Market Insights – JUNE 2019

 
Christopher Peel discusses what’s coming next in global financial markets in a recent interview on CNBC. Read his notes below:

Market Views

The dovish pivots by the PBOC, ECB and US Federal Reserve represent a return to the Goldilocks scenario in which both bond and equity markets rally. Low inflation and low inflation expectations will underpin bond yields for the near-term. Equity markets have recovered from their 4th quarter losses and the bull market has further to run. A successful conclusion to the US-China trade negotiations will fuel another leg up. Focus will then return to company earnings and the weakening US dollar. Positions: Overweight bonds (duration), high yield, EM debt (local), DM & EM equities. Underweight: US dollar

Market Views

The dovish pivots by the PBOC, ECB and US Federal Reserve represent a return to the Goldilocks scenario in which both bond and equity markets rally. Low inflation and low inflation expectations will underpin bond yields for the near-term. Equity markets have recovered from their 4th quarter losses and the bull market has further to run. A successful conclusion to the US-China trade negotiations will fuel another leg up. Focus will then return to company earnings and the weakening US dollar. Positions: Overweight bonds (duration), high yield, EM debt (local), DM & EM equities. Underweight: US dollar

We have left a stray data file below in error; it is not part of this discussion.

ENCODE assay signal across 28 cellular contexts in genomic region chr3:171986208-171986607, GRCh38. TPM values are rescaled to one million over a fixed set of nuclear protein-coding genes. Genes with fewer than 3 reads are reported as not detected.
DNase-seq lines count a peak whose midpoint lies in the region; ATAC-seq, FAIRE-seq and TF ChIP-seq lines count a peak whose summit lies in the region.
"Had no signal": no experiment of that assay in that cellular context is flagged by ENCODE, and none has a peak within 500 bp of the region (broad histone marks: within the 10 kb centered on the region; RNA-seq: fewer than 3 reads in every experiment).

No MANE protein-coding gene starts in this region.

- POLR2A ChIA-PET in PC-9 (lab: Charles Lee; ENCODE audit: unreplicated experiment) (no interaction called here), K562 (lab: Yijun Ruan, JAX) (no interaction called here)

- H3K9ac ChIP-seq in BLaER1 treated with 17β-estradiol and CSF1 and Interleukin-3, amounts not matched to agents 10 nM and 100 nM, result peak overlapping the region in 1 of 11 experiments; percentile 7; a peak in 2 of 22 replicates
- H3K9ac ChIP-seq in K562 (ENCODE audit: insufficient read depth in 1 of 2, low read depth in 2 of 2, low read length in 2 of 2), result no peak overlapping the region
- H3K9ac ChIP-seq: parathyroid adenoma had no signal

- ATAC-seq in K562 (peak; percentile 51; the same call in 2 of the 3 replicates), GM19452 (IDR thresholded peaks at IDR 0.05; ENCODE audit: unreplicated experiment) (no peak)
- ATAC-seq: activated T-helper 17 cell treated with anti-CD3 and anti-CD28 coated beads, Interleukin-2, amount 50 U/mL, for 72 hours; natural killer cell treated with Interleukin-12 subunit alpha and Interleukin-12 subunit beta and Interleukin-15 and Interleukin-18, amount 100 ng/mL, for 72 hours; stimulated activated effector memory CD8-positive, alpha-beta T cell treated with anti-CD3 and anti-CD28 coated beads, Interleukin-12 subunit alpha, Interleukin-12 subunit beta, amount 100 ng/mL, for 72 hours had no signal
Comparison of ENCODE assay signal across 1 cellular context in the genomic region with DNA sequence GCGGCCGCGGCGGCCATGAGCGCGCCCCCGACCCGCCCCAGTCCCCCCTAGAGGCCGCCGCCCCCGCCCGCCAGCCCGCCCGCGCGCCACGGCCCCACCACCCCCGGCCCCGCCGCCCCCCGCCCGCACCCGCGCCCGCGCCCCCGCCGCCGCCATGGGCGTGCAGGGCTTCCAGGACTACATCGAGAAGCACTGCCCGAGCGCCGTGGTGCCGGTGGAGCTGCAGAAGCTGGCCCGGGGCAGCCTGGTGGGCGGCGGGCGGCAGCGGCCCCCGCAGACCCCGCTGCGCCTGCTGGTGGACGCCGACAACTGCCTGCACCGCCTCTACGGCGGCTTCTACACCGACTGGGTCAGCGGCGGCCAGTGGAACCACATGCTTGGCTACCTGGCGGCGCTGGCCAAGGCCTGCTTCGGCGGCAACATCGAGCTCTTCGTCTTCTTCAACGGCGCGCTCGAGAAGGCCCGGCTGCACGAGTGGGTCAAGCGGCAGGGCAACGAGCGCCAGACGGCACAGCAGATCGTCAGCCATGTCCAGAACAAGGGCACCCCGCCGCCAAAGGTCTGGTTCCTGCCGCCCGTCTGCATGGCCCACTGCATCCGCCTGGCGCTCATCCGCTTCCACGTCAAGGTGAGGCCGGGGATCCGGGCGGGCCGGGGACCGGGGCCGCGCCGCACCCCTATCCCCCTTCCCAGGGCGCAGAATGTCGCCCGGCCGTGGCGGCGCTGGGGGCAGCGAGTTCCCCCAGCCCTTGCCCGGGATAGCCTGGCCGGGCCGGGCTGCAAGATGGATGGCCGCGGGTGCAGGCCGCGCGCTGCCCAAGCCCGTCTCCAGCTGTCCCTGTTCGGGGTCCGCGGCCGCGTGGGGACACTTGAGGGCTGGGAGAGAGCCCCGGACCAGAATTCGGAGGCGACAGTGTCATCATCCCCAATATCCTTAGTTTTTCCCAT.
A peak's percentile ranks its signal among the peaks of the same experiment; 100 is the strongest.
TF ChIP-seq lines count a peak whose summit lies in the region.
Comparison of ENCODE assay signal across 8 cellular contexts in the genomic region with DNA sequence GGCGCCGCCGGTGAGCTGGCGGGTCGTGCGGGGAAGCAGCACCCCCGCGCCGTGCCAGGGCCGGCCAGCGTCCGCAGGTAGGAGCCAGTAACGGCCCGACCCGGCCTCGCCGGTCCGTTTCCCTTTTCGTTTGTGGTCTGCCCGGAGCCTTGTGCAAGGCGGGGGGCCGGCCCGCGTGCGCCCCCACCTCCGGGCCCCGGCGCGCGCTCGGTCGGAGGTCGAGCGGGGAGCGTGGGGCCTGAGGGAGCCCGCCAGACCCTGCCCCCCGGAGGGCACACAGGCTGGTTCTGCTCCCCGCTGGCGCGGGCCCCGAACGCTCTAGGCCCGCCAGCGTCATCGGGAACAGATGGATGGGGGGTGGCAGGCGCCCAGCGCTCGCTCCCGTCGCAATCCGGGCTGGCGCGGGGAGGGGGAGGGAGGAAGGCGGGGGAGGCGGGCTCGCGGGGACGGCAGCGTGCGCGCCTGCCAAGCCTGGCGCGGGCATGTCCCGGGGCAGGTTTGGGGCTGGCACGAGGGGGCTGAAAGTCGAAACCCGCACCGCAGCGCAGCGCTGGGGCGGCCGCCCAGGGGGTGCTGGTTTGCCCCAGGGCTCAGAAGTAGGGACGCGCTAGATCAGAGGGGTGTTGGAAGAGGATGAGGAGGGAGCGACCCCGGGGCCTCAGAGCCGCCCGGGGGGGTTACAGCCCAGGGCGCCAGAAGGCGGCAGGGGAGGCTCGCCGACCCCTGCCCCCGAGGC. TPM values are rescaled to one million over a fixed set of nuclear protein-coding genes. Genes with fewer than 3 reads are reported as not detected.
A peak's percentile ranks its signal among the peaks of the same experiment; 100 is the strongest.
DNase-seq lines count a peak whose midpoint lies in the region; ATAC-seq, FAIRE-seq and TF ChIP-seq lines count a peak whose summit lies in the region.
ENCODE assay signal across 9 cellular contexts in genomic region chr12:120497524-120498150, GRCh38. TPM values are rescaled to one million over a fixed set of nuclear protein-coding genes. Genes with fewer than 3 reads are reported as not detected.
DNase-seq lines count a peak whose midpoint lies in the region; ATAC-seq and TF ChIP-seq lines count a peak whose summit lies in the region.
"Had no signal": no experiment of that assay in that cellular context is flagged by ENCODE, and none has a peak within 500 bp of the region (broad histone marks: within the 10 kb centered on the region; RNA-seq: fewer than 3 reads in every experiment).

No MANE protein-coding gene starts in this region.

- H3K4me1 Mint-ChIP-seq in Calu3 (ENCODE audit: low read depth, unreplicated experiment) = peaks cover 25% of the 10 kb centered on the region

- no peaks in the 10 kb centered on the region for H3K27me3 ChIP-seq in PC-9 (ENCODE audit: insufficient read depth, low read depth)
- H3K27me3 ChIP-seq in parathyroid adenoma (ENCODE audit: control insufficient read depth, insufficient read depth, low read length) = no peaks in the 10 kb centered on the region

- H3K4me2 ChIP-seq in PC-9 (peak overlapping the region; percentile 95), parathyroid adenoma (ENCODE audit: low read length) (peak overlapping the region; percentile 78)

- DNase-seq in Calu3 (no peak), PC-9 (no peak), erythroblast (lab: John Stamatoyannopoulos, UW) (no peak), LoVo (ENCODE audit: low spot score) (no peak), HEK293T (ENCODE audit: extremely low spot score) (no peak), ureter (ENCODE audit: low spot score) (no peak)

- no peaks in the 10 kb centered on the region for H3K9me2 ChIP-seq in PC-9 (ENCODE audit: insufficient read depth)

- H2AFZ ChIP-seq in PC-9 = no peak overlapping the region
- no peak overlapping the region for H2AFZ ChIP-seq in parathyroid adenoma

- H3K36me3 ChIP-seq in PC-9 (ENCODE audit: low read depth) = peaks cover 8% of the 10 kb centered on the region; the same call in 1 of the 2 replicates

Monetary Policy

I expect that Fed Chair Jerome Powell will cut short-term interest rates at the next meeting by at least 25bps. Recent economic data has been mixed (weak PMIs and strong payroll numbers), but it’s clear the pressure from the White House has altered the committee’s thinking. In Europe, the BOE is on hold until a Brexit game plan has been agreed by the new Prime Minister and Parliament. The ECB is running out of cards to play and is increasingly at the mercy of the global economy. Draghi will likely oversee at least one more rate cut before retiring later in the year. The PBOC will continue to be accommodating by injecting cheap money into their domestic economy as part of the wider Belt and Road initiative.

Risk Environment

The investment environment remains favourable for risk assets, especially in the emerging markets. Too much attention has been placed on the US-China trade negotiations and not enough on the other trade deals that have been reached such as the Trans-Pacific Partnership Agreement (TPP), the United-States-Mexico-Canada Agreement (USMCA) and the EU-Japan Trade Agreement. Global trade volumes have slowed over the last year, but these deals will lead to an increase in global trade in the future. Government debt will remain supported by lower short-term rates, a return to QE and benign inflation. Eventually these policies will inflate the bond bubble to even greater heights. Kicking the can down the road for longer will have material and negative consequences for future debt investors.

Monetary Policy

I expect that Fed Chair Jerome Powell will cut short-term interest rates at the next meeting by at least 25bps. Recent economic data has been mixed (weak PMIs and strong payroll numbers), but it’s clear the pressure from the White House has altered the committee’s thinking. In Europe, the BOE is on hold until a Brexit game plan has been agreed by the new Prime Minister and Parliament. The ECB is running out of cards to play and is increasingly at the mercy of the global economy. Draghi will likely oversee at least one more rate cut before retiring later in the year. The PBOC will continue to be accommodating by injecting cheap money into their domestic economy as part of the wider Belt and Road initiative.